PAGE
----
My previous post having moved me to soul-searching ruminations pertaining to my attachment to my home country and culture, ... I grew hungry. In itself, a very Belgian reflex, I would argue. Like I said, we're hobbits.
So anyway. I set out in search of Belgian cuisine, to celebrate this here national holiday in proper patriotic fashion. When I say "set out" of course I mean "launched Google in my browser".
Two results came up; one restaurant far away in Arlington, and one pub rather close by that I'd been to before: the Publick House in Washington Square. I remembered having a fish waterzooi there that was quite lovely despite being thoroughly adapted to American tastes (waaaaay too much cream). Not negligible to my decision process, I should add, was the fact that their beer list is beyond impressive (if pricey). They have Chouffe on tap, for crying out loud!
So, off I toddled. I ended up getting seated in the section called the Monk's Cell, which is perhaps appropriate to my general lifestyle. If you take as ecclesiastical example someone like Friar Tuck ;-)
After an apéritif of Chouffe (which the bartender insisted on calling "La" Chouffe) I had a rather nice moules-frites, with mussels cooked in Affligem blonde, tomato and spinach, marred only by the overabundant sprinkling of grated cheese (cheese! on mussels! the horror!) which I had to scrape off before any enjoyment could be had. Please note that in this case, it was not my admittedly ever present prejudice against cheese (not zombies) at work, but the very reasonable culinary observation that the strong taste of cheese (to the cook's credit, this was not the average American certified edible rubber, but something rather more European, possibly Italian) tends to overwhelm the delicate aroma of the mussels themselves.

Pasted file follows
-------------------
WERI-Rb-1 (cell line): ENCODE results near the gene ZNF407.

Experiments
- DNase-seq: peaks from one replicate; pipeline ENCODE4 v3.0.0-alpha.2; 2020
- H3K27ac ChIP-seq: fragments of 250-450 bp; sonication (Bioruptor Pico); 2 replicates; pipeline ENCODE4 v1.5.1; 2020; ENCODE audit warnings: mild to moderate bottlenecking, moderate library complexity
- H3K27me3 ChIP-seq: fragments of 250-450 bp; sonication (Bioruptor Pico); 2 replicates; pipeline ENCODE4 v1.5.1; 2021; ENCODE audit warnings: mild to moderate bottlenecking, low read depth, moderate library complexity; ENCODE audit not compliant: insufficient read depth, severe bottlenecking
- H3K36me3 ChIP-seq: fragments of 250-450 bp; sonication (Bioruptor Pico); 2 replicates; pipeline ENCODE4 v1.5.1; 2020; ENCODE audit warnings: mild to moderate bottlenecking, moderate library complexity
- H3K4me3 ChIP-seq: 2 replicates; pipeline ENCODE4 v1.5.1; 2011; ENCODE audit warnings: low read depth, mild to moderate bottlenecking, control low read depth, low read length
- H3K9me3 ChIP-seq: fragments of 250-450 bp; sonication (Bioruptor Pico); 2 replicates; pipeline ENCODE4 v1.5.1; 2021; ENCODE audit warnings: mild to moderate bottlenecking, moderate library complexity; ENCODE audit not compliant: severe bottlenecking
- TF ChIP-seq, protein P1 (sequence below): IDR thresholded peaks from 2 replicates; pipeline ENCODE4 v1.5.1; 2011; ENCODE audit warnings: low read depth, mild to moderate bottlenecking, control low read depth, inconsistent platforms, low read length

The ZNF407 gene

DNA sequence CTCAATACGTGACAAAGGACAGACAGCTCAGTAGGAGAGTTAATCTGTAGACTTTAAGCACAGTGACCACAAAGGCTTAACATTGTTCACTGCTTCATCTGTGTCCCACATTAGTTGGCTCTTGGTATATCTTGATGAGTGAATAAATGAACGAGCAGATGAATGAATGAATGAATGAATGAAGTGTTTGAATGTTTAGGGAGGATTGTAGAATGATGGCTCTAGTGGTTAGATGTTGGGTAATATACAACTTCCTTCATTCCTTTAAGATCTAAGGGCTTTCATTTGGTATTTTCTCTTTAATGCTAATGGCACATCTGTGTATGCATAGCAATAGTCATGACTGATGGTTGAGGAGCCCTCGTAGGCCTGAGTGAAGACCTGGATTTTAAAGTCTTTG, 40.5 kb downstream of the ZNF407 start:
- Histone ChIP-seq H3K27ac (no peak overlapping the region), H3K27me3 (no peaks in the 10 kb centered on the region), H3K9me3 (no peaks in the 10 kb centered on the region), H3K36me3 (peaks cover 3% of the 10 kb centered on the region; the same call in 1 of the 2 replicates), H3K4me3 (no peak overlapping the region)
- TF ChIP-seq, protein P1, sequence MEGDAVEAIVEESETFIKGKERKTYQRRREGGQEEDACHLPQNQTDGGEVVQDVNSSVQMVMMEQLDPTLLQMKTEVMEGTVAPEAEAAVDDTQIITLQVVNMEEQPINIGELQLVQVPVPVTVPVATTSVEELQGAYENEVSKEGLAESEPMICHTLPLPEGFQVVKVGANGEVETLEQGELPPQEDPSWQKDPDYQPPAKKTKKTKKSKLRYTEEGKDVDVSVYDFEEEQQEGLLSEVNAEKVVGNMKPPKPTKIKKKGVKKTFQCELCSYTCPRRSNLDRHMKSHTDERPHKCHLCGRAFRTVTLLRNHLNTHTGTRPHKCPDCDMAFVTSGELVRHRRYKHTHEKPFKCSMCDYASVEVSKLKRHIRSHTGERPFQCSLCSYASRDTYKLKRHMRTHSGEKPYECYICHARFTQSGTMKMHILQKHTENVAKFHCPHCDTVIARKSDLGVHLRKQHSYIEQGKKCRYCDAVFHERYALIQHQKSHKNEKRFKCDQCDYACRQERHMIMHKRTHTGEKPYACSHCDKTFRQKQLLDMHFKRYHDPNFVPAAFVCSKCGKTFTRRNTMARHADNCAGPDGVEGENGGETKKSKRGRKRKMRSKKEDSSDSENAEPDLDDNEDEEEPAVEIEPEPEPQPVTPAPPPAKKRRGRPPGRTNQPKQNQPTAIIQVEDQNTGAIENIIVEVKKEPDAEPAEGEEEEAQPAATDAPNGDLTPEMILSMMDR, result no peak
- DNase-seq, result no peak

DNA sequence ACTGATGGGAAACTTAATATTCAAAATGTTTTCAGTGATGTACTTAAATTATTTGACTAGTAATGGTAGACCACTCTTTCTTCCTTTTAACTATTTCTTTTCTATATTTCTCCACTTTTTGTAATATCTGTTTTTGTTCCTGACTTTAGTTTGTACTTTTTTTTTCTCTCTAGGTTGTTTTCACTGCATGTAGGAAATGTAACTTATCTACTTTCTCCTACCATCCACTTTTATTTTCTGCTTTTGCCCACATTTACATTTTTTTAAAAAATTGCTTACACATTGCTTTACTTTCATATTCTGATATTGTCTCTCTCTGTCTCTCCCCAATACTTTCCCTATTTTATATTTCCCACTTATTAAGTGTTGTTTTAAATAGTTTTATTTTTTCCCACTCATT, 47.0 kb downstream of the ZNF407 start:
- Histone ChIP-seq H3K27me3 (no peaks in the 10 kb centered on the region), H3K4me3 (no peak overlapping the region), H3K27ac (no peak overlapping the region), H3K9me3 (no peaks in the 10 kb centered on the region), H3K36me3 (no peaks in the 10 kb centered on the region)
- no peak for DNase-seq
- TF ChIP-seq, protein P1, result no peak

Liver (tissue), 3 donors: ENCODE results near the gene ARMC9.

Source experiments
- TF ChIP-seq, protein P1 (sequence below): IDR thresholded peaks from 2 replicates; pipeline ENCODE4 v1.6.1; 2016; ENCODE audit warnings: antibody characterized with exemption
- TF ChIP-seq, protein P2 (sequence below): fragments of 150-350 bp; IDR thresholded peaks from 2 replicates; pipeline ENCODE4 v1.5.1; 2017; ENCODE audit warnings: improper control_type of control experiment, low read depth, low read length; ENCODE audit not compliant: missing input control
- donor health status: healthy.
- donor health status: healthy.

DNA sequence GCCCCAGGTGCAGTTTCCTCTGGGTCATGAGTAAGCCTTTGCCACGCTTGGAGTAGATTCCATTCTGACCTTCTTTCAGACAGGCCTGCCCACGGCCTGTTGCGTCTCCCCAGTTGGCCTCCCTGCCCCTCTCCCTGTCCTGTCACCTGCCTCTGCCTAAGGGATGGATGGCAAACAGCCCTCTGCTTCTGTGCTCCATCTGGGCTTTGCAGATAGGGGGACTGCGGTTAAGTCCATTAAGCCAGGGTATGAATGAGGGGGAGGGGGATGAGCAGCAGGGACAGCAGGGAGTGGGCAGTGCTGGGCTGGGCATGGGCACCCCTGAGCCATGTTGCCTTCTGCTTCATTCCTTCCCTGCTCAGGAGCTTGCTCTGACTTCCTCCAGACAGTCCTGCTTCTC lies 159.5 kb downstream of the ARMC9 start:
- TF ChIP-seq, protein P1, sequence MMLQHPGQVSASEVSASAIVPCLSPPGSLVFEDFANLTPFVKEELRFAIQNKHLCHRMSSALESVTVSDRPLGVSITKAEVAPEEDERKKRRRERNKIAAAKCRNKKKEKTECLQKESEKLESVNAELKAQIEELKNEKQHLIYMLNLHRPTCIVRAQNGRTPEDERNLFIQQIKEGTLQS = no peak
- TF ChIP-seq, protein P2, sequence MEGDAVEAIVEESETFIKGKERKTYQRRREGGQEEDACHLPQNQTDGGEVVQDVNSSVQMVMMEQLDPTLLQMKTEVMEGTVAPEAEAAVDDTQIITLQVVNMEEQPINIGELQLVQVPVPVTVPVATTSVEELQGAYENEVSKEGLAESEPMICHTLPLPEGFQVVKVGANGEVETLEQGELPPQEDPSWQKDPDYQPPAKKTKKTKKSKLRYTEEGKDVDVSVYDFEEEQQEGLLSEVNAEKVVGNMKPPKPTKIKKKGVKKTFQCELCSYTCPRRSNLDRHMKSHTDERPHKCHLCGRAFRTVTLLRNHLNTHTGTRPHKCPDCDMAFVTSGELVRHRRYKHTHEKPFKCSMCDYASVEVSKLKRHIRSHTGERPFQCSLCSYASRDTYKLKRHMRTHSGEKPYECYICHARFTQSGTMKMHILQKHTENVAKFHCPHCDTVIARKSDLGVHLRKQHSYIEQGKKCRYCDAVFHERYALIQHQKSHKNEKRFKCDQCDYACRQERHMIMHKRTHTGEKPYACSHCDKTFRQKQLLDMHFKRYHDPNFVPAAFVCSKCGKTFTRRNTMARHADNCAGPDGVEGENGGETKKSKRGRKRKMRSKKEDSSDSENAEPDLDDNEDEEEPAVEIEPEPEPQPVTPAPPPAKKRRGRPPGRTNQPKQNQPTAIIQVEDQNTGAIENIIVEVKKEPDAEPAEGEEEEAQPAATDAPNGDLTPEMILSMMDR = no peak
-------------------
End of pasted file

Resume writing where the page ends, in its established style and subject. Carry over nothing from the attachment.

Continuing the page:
In contrast, the Affligem broth was lovely, and I must say the sweetness of the Affligem did perfectly offset the bitterness of the spinach. So well that I could not resist dunking the spongy substance they gave me under the name of bread to sop up as much broth as I could. I usually look down on dunking (or "saucing" as we say when the point is to mop up leftover sauce on a plate) as provincial, Walloon or worse, French (kidding...) but on this occasion it was simply too tasty to pass up.
This reasonably proportioned feast was nicely complemented by a Gulden Draak, which I ordered with the appropriate Flemish pronunciation, much to the despair of the poor waitress who came back three times to make sure of what I had ordered.
I'm presently having dessert while I type this on the old iPhone -- and surprisingly, it's not taking me much longer than it would on a regular computer keyboard, because I'm an old-school two-finger-plus-the-thumb-for-space typer anyway (where have you gone, Mavis Beacon?), despite what some might think due to my well-known proficiency in computer-related "stuff".
Dessert, by the way, is a beer called "Brugse Zot" (roughly translated as "fool from Bruges", if you ignore all the semantic subtleties of the word "zot" -- see this link for a detailed explanation) which turns out to be sort of interesting in the sense that it reminds me of noodles, but is otherwise not particularly world-shaking, although I may be doing it some injustice in having it after a medium-to-heavyweight like the Gulden Draak.
And with that, I'm off to water some thirsty plants in Jamaica Plain.